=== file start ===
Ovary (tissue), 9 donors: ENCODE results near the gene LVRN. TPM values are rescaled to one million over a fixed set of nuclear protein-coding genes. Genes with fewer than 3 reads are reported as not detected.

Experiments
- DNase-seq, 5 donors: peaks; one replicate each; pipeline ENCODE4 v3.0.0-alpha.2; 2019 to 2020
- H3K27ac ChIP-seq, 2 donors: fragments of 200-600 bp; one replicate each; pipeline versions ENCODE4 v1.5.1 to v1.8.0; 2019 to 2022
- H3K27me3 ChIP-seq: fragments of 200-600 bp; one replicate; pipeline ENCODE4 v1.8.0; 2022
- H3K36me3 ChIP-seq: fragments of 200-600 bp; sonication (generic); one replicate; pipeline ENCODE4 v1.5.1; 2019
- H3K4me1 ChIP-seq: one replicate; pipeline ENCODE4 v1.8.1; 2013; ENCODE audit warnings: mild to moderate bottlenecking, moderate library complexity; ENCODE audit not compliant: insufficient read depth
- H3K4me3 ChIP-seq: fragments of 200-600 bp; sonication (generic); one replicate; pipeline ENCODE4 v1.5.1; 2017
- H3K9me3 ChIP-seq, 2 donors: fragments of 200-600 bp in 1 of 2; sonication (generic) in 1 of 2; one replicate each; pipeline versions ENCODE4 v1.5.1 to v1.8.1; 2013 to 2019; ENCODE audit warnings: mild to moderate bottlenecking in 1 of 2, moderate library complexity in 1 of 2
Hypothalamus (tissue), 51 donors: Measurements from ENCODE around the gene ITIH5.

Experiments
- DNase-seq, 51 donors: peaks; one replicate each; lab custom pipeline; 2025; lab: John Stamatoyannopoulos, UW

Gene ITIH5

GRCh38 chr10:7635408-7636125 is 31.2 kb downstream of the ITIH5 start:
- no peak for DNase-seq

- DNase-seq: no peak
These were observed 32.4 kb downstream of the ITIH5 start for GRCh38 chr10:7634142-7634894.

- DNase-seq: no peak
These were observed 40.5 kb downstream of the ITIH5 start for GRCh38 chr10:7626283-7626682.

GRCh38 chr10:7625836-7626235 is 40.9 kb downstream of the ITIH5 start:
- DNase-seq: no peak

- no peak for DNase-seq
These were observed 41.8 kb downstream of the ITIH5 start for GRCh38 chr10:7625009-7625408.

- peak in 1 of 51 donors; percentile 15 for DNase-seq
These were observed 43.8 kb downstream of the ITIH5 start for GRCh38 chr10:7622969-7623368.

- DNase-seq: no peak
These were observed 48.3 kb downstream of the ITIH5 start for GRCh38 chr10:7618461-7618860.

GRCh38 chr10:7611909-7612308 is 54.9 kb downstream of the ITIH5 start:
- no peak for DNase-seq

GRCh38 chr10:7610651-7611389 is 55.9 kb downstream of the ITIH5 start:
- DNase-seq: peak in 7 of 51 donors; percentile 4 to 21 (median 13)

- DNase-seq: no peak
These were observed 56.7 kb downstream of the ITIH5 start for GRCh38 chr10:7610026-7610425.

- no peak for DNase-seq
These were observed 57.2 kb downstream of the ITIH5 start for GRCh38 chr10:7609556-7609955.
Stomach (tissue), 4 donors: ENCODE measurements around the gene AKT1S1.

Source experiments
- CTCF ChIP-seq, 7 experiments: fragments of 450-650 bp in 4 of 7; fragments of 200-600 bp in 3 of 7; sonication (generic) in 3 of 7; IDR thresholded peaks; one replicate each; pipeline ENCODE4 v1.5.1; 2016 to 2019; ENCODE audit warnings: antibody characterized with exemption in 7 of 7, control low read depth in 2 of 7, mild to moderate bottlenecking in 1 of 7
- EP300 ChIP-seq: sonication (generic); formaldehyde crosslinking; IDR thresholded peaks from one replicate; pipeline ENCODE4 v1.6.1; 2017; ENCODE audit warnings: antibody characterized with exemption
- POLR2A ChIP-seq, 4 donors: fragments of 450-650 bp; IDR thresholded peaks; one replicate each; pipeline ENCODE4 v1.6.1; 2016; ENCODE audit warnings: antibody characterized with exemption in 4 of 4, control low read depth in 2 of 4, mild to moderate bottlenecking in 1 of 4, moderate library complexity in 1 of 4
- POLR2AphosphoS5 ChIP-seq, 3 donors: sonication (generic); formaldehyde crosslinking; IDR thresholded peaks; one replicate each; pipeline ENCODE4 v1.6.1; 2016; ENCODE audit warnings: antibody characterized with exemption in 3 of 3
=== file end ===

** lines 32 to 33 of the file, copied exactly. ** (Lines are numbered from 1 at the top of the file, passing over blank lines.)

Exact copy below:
- DNase-seq: no peak
These were observed 56.7 kb downstream of the ITIH5 start for GRCh38 chr10:7610026-7610425.